With barely enough time to recover from TechEd Berlin (see Peter Spielvogel‘s blog TechEd 2014 Summary – SAP Screen Personas, Fiori, and the simplified UX) I was off to the UK & Ireland SAP User Group conference for two more days of talking about Personas. I had two full sessions at the conference this time. The first was my usual intro to Personas including a live demo of what we’ve built and live demos of screen tailoring and script writing. If you’ve seen me speak before much of this will have been familiar, but this time there was the twist of doing the screen tailoring and scripting demos using Personas version 3, the version currently in ramp-up. The audience of about 70 was a good mix of people – at few were live already with version 2, some knew nothing at all about Personas, but most knew of it but hadn’t yet tried it at all. That seems a typical mix for the audiences I speak to, and for most of the them the most interesting thing always seems to be the demo of our live development, showing exactly how much you can do to make SAP systems easier to use. One person afterwards said, “it blew my mind!” There was also a lot of interest in version three, especially from those people already actively using version 2. The two things of particular interest were the theming, which will save some people a lot of time, and the ability to run flavours in SAPgui. Being able to more easily mix tailored screens and standard screens without switching between SAPgui and browser has the potential to make Personas usable in many more scenarios.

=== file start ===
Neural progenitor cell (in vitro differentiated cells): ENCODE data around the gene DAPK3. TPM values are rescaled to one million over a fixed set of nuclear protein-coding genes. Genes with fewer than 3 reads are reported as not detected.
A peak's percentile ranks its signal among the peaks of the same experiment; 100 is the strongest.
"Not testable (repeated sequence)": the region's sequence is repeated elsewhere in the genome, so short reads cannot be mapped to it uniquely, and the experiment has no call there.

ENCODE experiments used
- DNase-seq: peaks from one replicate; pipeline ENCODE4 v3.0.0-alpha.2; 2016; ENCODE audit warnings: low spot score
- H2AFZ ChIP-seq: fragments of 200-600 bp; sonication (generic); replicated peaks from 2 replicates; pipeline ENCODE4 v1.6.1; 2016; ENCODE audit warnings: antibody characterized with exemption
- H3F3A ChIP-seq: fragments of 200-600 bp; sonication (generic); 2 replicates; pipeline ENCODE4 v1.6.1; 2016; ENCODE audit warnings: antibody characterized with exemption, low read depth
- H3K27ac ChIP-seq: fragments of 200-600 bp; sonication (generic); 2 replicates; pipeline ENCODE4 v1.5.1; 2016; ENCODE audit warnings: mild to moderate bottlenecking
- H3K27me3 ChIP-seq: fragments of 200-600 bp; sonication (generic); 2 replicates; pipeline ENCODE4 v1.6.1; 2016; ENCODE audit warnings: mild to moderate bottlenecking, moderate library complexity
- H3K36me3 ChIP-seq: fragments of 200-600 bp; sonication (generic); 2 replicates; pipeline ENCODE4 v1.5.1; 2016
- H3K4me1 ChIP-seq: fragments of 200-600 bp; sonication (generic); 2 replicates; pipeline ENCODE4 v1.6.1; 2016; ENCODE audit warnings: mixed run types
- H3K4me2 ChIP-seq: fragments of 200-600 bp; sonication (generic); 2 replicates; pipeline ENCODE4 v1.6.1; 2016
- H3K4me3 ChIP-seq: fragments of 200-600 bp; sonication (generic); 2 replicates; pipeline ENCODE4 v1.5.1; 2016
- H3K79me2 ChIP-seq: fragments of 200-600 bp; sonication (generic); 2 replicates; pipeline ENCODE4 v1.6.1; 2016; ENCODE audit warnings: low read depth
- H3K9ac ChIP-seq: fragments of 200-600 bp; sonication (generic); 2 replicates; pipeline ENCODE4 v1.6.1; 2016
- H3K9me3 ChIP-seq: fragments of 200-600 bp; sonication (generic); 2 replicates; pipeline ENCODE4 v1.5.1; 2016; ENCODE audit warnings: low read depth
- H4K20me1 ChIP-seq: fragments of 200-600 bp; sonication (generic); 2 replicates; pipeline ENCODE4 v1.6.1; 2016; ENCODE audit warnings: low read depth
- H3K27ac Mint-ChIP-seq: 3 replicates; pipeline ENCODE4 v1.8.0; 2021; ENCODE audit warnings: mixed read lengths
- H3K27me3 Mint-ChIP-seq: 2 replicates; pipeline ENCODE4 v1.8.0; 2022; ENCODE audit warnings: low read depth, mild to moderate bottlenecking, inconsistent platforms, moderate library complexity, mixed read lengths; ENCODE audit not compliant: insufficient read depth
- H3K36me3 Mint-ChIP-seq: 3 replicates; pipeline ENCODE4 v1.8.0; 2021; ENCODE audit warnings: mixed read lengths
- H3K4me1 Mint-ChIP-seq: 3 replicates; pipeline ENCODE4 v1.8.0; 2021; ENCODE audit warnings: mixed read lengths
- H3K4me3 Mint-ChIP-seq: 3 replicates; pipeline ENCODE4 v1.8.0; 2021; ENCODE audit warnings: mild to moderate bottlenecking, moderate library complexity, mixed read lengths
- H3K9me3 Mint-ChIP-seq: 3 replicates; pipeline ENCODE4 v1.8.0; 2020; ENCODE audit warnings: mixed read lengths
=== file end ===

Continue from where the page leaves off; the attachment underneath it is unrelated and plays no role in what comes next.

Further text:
My second session was slightly unusual. I was asked to speak in the “Audit, Control and Security” stream about Personas and security. The primary interest seemed to be whether Personas, and especially scripting, allowed users to bypass standard SAP security. The simple answer to that, of course, is, “No it doesn’t.” Even if you don’t see the SAPgui transactions running, but instead they’re running in the background driven by scripts, all of the expected authority checks still happen. There’s no escaping them 🙂 . I also talked about user access to Personas functionality and to flavours and how that is all managed. This was a smaller audience (40 or so) and most had never seen Personas before, and they were very interested.
Outside of the two speaking slots there were many conversations afterwards or in the queues for food or coffee. There seems to be a lot of interest in Personas and in how people can use it to improve the experience for their users, but not too many active projects still. Getting started seems to be difficult for many. If you’ve got a Personas project running in your organisation, how did you get it started? It seems there are many people that would appreciate help and advice about that – please contribute in the comments below!